Writings / 1951

The Function of a Technique for Dance

The Dance Has Many Faces, ed. by Walter Sorell, World Publishing Co.

Technique is the disciplining of one's energies through physical action in order to free that energy at any desired instant in its highest possible physical and spiritual form. For the disciplined energy of a dancer is the life-energy magnified and focused for whatever brief fraction of time it lasts. . .

The most essential thing in dance discipline is devotion, the steadfast and willing devotion to the labor that makes the classwork not a gymnastic hour and a half, or at the lowest level, a daily drudgery, but a devotion that allows the classroom discipline to be moments of dancing too. And not in any sense the feeling that each class gives an eager opportunity for willful and rhapsodic self-expression, but that each class allows in itself, and further the dancer towards, the synthesis of the physical and spiritual energies.

The final and wished-for transparency of the body as an instrument and as a channel to the source of energy becomes possible under the discipline the dancer sets for himself – the rigid limitations he works within, in order to arrive at freedom.

An art process is not essentially a natural process; it is an invented one. It can take actions of organization from the way nature functions, but essentially man invents the process. And from or for that process he derives a discipline to make and keep the process functioning. That discipline too is not a natural process. The daily discipline, the continued keeping of the elasticity of the muscles, the continued control of the mind over the body's actions, the constant hoped-for flow of the spirit into physical movement, both new and renewed, is not a natural way. It is unnatural in its demands on all the sources of energy. But the final synthesis can be a natural result, natural in the sense that the mind, body and spirit function as one. The technical aim is not to do a few or many things spectacularly, but to do whatever is done well, whether a smaller or greater amount of actual physical skill is required, and approaching as a goal, the flawless. To walk magnificently and thereby evoke the spirit of a god seems surpassingly more marvelous than to leap and squirm in the air in some incredible fashion, and leave only the image of oneself. And for that very reason, the dancer strives for complete and tempered body-skill, for complete identification with the movement in as devastatingly impersonal a fashion as possible. Not to show off, but to show; not to exhibit, but to transmit the tenderness of the human spirit through the disciplined action of a human body.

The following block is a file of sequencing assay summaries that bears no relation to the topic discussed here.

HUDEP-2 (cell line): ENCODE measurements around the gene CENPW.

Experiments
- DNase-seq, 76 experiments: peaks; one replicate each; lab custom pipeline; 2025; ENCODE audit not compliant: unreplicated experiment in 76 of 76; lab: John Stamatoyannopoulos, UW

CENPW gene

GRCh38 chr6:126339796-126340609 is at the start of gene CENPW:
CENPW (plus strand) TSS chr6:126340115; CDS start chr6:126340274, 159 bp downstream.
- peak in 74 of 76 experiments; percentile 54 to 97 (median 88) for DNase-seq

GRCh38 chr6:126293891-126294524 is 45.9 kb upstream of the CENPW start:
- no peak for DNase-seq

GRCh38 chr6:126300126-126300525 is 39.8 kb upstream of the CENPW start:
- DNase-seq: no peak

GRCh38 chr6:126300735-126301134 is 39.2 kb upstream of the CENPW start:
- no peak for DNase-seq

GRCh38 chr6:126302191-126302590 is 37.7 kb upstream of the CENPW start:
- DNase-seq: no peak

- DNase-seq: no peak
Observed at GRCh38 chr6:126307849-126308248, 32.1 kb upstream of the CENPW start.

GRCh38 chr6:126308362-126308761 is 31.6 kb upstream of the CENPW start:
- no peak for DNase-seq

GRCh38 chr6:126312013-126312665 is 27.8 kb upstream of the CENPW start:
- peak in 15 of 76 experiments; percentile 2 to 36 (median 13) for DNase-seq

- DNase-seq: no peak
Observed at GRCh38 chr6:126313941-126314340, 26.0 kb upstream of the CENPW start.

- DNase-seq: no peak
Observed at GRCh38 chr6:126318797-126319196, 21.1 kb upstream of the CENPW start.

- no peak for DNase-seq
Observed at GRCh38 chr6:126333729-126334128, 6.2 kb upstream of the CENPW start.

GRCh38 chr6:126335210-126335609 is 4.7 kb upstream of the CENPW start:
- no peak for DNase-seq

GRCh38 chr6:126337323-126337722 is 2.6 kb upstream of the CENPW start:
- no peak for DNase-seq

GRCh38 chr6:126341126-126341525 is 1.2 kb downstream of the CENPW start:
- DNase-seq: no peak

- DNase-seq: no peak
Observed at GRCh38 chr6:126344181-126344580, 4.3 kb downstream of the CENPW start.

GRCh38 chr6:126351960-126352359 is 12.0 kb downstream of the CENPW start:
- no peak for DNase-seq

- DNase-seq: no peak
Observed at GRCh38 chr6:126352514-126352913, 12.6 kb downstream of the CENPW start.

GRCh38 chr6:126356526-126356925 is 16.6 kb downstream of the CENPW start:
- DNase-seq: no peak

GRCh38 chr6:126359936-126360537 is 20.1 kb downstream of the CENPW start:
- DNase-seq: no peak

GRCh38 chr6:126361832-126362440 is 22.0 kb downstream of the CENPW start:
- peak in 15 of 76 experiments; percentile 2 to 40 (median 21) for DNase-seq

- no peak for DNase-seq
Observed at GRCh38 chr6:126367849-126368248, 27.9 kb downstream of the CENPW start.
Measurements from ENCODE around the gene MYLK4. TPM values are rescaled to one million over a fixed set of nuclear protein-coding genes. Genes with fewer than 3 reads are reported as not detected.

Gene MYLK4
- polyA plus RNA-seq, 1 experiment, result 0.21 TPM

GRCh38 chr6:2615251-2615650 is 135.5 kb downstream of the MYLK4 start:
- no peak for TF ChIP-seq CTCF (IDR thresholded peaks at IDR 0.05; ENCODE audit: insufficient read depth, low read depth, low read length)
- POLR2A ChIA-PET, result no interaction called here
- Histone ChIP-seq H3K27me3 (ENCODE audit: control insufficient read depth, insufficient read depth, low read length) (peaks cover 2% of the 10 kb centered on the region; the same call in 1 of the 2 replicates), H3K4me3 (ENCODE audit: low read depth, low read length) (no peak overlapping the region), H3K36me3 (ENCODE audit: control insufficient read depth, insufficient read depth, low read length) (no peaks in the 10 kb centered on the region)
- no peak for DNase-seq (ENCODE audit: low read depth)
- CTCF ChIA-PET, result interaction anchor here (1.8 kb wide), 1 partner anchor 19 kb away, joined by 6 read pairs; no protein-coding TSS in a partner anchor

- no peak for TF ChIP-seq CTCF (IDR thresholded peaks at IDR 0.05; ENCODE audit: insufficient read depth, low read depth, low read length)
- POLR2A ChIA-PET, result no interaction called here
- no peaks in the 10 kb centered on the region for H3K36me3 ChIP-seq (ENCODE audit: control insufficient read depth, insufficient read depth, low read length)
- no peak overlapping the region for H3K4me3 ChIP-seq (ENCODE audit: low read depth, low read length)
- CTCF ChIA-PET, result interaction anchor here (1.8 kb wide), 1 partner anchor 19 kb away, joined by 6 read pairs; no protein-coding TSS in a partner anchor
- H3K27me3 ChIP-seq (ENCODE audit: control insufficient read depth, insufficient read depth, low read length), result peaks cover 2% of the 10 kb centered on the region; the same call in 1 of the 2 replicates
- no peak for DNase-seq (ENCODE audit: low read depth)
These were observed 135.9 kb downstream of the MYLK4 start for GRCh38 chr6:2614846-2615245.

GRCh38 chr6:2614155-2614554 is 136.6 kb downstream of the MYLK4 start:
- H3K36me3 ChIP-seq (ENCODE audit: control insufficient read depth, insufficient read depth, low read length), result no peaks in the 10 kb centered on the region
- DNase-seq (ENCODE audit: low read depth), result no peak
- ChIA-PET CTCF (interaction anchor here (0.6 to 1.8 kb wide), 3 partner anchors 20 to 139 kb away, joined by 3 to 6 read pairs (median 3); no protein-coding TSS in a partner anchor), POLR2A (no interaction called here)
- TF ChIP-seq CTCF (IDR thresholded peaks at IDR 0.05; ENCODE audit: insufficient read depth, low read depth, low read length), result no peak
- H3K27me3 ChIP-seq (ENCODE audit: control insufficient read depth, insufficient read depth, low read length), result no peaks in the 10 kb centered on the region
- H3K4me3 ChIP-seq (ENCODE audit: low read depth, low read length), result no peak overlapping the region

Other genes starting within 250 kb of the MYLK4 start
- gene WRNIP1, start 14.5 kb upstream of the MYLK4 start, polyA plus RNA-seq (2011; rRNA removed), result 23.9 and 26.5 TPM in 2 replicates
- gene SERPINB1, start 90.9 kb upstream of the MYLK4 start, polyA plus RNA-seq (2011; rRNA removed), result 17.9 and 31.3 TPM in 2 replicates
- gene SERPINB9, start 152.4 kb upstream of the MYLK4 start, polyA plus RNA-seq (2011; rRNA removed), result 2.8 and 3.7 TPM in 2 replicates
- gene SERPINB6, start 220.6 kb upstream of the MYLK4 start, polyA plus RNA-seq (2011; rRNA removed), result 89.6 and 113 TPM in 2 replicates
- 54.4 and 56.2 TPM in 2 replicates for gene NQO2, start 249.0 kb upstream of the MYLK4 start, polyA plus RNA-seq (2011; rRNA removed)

--Merce Cunningham, from The Function of a Technique for Dance (1951), as published in Merce Cunningham: Fifty Years. Aperture, 1997 (p.60) David Vaughan, Editor.